The Romans thoroughly enjoyed celebrations and worship was nearly always connected with blood or had sexual overtones. A leading deity was Mithras which was originally conceived as a divine figure in Persia. In a ceremony very popular with soldiers, men were anointed with the blood of freshly killed bulls as it was believed that they became invincible to death in conflict. Another popular deity was Cybele a mother goddess who was worshipped with pomp and pageantry, and particularly self-flagellation and again the fresh blood of slain bulls was applied.

Christianity as a religion is said to have appeared in Hispania in 40 AD through the teachings of Saint James the Elder (reportedly half-brother of Jesus). Settling in Zaragoza he built a temple to the Holy Virgin. His remains by tradition are reported to have later been brought back from Palestine, where he died, and placed later to rest at Campos Stellae (Santiago de Compostela). The spread of his word took over two centuries through the conversion firstly through the rural population and later in urban areas. As the official Roman religion offered no moral code, afterlife and no mysticism, this new religion found appeal with the country folk who have always been subject to forms of superstition. Apparently, the independent minded Basques were the last to be converted and then became one of the most enthusiastic followers of the teachings of Christ in the peninsular. Two of the he most notable followers were St Vincent who is connected with the history of Portugal and St Engracia who at 13 years of age was put to death in Mérida in the most gruesome manner.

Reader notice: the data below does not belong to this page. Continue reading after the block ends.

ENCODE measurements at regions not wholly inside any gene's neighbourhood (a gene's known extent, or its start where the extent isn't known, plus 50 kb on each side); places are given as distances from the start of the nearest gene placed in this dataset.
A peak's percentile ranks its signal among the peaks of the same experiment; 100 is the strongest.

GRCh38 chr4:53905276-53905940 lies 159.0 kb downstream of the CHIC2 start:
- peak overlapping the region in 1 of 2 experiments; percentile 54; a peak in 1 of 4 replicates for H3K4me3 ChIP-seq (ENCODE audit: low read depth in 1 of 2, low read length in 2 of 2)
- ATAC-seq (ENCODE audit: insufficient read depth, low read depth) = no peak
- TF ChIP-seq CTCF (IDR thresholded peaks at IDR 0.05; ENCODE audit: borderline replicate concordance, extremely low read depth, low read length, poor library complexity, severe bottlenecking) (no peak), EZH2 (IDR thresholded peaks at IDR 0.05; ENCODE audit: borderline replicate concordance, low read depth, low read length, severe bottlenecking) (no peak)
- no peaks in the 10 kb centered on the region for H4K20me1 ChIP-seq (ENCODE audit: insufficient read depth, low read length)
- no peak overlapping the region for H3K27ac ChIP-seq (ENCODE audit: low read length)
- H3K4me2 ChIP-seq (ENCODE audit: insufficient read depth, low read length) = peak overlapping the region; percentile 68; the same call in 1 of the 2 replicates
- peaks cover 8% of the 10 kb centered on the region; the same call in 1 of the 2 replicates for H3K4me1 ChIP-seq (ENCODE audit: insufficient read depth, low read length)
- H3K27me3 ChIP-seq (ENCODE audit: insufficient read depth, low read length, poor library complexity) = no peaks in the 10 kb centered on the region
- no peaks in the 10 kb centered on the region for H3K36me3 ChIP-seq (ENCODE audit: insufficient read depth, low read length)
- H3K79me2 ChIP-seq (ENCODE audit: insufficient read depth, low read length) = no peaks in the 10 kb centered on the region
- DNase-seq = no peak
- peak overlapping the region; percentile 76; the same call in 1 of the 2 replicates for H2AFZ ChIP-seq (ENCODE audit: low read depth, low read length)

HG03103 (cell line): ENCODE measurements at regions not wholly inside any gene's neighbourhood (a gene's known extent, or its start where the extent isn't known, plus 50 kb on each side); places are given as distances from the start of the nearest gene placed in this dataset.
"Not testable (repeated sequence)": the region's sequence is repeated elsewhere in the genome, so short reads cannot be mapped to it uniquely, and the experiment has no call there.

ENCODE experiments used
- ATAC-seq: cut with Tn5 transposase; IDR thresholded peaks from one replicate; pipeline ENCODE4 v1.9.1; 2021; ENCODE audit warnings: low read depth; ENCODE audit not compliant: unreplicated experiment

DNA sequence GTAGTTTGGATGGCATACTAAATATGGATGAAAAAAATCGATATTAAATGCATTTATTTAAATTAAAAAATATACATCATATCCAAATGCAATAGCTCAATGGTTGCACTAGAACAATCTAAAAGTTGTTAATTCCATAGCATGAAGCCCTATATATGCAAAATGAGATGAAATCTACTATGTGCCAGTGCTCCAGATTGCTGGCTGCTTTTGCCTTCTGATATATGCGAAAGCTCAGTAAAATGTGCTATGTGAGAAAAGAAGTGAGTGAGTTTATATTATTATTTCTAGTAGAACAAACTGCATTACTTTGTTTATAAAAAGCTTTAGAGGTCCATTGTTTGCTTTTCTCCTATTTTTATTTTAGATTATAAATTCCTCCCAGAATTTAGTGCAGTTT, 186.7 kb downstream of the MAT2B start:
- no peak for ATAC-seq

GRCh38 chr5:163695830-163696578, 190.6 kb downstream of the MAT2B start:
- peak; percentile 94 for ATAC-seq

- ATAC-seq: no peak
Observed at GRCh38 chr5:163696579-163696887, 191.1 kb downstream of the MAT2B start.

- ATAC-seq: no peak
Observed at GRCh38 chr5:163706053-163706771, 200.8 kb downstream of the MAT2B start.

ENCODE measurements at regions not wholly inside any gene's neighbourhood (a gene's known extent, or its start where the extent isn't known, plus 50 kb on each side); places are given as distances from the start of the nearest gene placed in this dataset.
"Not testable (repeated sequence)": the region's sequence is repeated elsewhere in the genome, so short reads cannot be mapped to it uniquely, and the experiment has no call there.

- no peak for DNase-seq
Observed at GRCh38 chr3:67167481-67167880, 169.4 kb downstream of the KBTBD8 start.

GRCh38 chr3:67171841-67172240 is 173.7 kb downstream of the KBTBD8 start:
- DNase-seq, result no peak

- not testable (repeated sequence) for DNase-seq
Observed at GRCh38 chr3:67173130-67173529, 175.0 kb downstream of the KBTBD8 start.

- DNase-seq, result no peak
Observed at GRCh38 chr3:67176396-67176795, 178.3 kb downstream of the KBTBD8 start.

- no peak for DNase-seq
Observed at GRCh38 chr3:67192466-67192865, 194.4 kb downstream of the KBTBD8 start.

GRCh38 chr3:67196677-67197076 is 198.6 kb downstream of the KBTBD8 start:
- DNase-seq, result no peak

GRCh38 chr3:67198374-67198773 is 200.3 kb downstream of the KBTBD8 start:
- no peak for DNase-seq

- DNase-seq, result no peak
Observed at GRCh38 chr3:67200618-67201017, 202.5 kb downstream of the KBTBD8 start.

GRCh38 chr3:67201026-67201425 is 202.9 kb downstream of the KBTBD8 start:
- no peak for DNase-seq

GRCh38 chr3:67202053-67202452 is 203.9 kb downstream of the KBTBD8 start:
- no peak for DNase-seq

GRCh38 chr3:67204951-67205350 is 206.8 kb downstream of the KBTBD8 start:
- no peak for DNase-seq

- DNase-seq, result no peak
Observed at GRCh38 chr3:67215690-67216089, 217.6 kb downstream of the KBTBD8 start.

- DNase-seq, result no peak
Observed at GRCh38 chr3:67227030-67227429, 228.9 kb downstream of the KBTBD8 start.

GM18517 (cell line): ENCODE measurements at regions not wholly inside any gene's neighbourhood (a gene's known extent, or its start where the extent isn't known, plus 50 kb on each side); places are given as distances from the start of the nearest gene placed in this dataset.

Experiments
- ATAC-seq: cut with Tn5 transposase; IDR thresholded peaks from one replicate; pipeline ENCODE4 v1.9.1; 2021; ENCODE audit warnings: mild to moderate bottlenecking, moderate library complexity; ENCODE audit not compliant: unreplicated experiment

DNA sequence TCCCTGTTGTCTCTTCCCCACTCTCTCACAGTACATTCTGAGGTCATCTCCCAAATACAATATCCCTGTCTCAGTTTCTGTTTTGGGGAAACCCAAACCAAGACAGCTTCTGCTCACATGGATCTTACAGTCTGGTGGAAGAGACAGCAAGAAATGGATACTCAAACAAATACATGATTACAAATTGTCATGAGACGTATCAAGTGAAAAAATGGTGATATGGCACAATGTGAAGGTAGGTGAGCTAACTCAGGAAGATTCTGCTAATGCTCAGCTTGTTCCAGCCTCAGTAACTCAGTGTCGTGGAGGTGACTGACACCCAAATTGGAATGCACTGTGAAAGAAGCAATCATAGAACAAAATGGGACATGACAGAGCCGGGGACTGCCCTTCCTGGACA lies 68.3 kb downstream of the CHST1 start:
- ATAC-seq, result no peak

When the Emperor Nero died his position in Rome was taken by the then ruler of Spain, Galba. The first Roman Emperor to be born in Hispania was Trajan (Marcus Ulpius Traianus), who was born in Italica. Under his successful rule from 99 to 117 AD the Roman Empire became as large as approximately the area of the USA and had a population of over 100 million people. He controlled more than 300,000 kilometres of roads and the whole coast within the Mediterranean. In 110 AD he ordered the construction of the impressive aqueduct in Segovia. Upon his deathbed he appointed his adopted son Hadrian to succeed who had also been born in Italica.

The year 248 AD marked the 1,000th anniversary of Rome but is also marked the beginning of a downward path of the Empire. In the 3rd century Spanish towns were already building stronger defences and massive protective town walls for protection from rebels and possible invaders. It is noted that the thick strong walls of Barcelona were built in the last part of this century to protect the town from attacks from Franks and Alemanni, and these invaders were long before the later wave of Barbarians. The final Hispania born ruler of Rome was Flavious Theodosius in the later part of the 3rd century banned all forms of paganism, outlawing games, burning temples, and generally taking the fun out of the traditional way of life to the Romans. When in 395 AD he died he split the remaining empire into two parts and only 14 years later Hispania was invaded by the Barbarians in the shape of three tribes, Alans, Sueves and Vandals.